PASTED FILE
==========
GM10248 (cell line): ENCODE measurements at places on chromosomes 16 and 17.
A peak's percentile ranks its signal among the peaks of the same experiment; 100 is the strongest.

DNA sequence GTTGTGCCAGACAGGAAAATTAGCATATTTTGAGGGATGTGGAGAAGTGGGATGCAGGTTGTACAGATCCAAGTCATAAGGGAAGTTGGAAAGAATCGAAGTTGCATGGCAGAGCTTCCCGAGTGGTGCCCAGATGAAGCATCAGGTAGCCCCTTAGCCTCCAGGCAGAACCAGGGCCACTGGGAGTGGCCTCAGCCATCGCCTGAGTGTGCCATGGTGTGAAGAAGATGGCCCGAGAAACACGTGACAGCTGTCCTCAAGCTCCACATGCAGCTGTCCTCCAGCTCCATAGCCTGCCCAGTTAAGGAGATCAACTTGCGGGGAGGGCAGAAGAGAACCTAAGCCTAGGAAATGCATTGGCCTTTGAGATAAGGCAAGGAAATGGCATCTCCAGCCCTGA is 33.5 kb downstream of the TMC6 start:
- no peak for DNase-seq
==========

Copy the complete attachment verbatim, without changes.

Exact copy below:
GM10248 (cell line): ENCODE measurements at places on chromosomes 16 and 17.
A peak's percentile ranks its signal among the peaks of the same experiment; 100 is the strongest.

DNA sequence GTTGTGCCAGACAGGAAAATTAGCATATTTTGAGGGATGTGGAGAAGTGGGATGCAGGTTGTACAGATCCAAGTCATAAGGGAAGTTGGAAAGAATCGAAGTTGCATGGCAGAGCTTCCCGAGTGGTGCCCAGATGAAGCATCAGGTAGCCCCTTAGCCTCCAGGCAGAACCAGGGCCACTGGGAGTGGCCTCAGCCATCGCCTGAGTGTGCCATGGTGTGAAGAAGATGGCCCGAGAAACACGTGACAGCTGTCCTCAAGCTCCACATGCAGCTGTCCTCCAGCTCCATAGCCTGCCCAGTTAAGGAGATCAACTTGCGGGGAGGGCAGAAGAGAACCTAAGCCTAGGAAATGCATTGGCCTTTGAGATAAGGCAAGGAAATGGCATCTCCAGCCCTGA is 33.5 kb downstream of the TMC6 start:
- no peak for DNase-seq